Needles and Opium | Theater Critic's Choice | Chicago Reader

Needles and Opium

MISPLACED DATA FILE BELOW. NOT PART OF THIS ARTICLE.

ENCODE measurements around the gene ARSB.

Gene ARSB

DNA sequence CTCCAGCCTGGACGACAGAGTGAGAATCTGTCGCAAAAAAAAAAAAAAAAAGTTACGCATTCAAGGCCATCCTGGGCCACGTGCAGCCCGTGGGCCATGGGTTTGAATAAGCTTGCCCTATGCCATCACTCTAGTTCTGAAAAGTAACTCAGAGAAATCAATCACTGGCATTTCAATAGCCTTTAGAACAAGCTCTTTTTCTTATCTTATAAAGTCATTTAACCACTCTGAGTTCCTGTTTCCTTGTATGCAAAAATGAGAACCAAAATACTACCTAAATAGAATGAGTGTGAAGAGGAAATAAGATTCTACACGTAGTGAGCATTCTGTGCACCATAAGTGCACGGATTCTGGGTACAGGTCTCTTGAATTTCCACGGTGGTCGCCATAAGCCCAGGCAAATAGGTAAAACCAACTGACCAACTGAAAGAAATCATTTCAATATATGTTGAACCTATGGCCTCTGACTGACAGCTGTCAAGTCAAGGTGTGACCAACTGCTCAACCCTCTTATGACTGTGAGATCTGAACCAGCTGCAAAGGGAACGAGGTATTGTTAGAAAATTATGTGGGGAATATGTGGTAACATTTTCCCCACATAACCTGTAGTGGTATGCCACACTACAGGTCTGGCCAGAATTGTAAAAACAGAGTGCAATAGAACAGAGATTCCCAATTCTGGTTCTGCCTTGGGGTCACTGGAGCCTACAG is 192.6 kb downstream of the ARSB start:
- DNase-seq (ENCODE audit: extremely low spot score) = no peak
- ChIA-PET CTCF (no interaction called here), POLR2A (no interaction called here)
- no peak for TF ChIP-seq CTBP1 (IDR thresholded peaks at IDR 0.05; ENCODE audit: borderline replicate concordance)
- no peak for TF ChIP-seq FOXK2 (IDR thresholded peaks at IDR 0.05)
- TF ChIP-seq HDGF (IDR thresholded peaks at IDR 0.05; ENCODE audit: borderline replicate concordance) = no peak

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"Alot of my taste for theater came from seeing concerts of Genesis and Jethro Tull," says Robert Lepage, the Quebec writer, director, performer, and designer who at 35 is artistic director of Canada's national theater and was recently named a knight of the Ordre des Arts et Lettres, one of Canada's highest artistic honors. His taste for spectacle is evident to anyone who saw his Dragon's Trilogy at the last International Theatre Festival or who caught Peter Gabriel's recent tour, for which Lepage designed the set and lights. Now he's back with Needles and Opium, his highly acclaimed solo performance about art, love, and addiction, coproduced by Performing Arts Chicago dejAvant. The piece was inspired by Lepage's discovery that surrealist artist Jean Cocteau and jazz trumpeter Miles Davis coincidentally both crossed the Atlantic for the first time, in opposite directions, in 1949, each visiting the other's city. When they returned, Davis took up heroin and Cocteau continued his lifelong opium habit. Lepage confirms his own place in this august and desperate company when his alter ego in the piece, Robert, checks into Jean-Paul Sartre's famous room in the Hotel de la Louisiane in Paris and indulges in his own addiction: his feelings for an estranged lover across the ocean, whom he desperately tries to reach. Lepage's magical yet straightforward stagecraft--at one point he's suspended between two propellers, yet his harness is clearly visible--promises to set a new standard for theatrical ingenuity in Chicago. Vic Theatre, 3145 N. Sheffield, 831-2822 or 664-3378. June 1 through 4: Wednesday and Friday, 7:30 PM; Saturday, 7 and 10:30 PM. $17.50-$22.50.

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